WASHINGTON (ABP) — While only 33 churches signed up to participate in a conservative Christian group's Pulpit Freedom Sunday Sept. 28, planners viewed it as a success.
That is, organizers said, because its stated purpose was not to inject politics into the pulpit, but rather civil disobedience aimed at prompting a legal battle over an Internal Revenue Service restriction against churches endorsing candidates as a condition of their tax exemption.
However, new polls show Amer-icans increasingly are uncomfortable with the idea of injecting partisan politics into the pulpit.
Attorneys with the Alliance Defense Fund said they are prepared to defend any pastor targeted by the IRS for endorsing a candidate based on the First Amendment guarantee of the right to free speech.
Meanwhile, Americans United for Separation of Church and State filed complaints with the IRS against six churches for violating federal law by endorsing candidates from the pulpit.
“These pastors flagrantly violated the law and now must deal with the consequences,” said Americans United Executive Director Barry Lynn.
At Bethlehem Baptist Church in Bethlehem, Ga., Pastor Jody Hice endorsed Sen. John McCain for president, telling worshippers the Republican candidate has a more biblical worldview than Sen. Barack Obama when it comes to issues of abortion and gay marriage.
“These are not political issues,” the Atlanta Journal-Constitution quoted the Southern Baptist pastor and local talk-radio host as saying. “These are moral issues.”
Pastor Wiley Drake told First Southern Baptist Church in Buena Park, Calif., that “according to my Bible and in my opinion, there is no way in the world” a Christian can vote for Obama.
According to the Los Angeles Times, Drake suggested his parishioners vote for a different presidential candidate — himself. A past vice president of the Southern Baptist Convention, Drake is on the ballot in California as running mate of American Independent Party presidential candidate Alan Keyes.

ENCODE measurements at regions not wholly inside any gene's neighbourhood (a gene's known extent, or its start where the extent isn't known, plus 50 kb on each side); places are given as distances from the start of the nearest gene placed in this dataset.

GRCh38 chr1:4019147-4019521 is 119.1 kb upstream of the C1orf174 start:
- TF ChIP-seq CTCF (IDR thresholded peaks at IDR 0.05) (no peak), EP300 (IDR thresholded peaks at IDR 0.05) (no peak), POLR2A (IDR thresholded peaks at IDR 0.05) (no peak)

The pulpit initiative comes at a time when many Americans are growing increasingly wary of politics in the pulpit.
A recent survey by the Pew Research Center for People and the Press found for the first time since the question was first included in its poll 10 years ago, a majority of Americans said churches should stay out of politics instead of expressing their views on social and political concerns.
Another poll, conducted by the Southern Baptist Convention's publishing arm, found 59 percent of Americans disagreed with the statement: “I believe it is appropriate for churches to publicly endorse candidates for public office.”
Brent Walker, executive director of the Baptist Joint Committee for Religious Liberty, said that's because the ADF initiative was “misguided” and a “brazen attempt to blend the worship of God with electoral politics.”
“This initiative certainly will politicize churches more than it will Christianize politics,” Walker wrote in an opinion article prior to the event. “It will assuredly turn our pulpit prophets into political puppets. It will, no doubt, convert our churches into virtual political action committees — where candidates will line up at the church door to seek endorsement, especially those that are on television.”